This gives us a total of 1,138,000 excess deaths in the USA from February 3, 2020 through February 3, 2022. Now this number might be off by one or two percent in either direction for various reasons, but it’s really close.

In other words, there are more than 1.1 million Americans who have died in the past two years, who would be alive today if not for the pandemic. (An interesting side question is what this total would be without the vaccines. I would imagine it would be at least doubled at this point).

Now what I find really interesting in a grim way is that the Republican party, at the national, state, and local level, has become almost completely indifferent to this situation. For them, any serious ongoing attempts to ameliorate the pandemic are unwarranted, because it’s just another seasonal infectious disease, like the flu. (If not for the COVID pandemic it’s likely that the flu would have caused something along the lines of 65,000 total excess deaths in the USA over the past two years. 65,000 is a smaller number than 1,138,000).

What will happen going forward? It’s practically certain that other variants of the virus will continue to arise, although they will have a constantly shrinking immunologically naive base to infect, as ever larger percentages of the population are either vaccinated or previously infected or both.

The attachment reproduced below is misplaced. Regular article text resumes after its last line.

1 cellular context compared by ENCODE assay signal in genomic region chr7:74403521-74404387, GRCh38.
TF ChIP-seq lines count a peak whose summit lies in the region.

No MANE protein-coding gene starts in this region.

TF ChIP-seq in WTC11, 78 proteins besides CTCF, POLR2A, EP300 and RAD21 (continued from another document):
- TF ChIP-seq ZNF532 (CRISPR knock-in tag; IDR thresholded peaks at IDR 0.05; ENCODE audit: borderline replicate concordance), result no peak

But will Republicans be OK with 560,000 excess deaths in the USA in 2022, assuming that the forthcoming waves end up having the same average effect as those over the previous two years? The answer is obviously yes, they will be OK with that, and they will continue to be OK with that even when it’s no longer to their political advantage to prolong the pandemic.

That’s because the pandemic has been so politicized at this point that it’s an article of faith in the Republican cult that it’s No Big Deal, and that vaccinations are either No Big Deal or a (((Plot))) of some sort, and that masks and any other mitigation measures are unnecessary, because this is just like the flu, basically. (A lot of this is tied up with the kind of deep fatalism found in the cruder versions of evangelical Christianity; i.e., people die because it’s God’s will/it’s “their time” etc. In addition, these versions of Christianity are fundamental hurdles to any understanding of or belief in statistics, which is why a big item on the agenda of revenant Christo-fascism is to just get rid of government collation of statistics altogether).

In fact we’ll be lucky if all that happens is that all vaccine mandates, not just for COVID, are rolled back in various states, as opposed to the national level. The worst-case scenario is that the COVID vaccine will be made illegal by President Greene’s executive order, which will be carried out by CDC chairman Berenson (kidding/not kidding).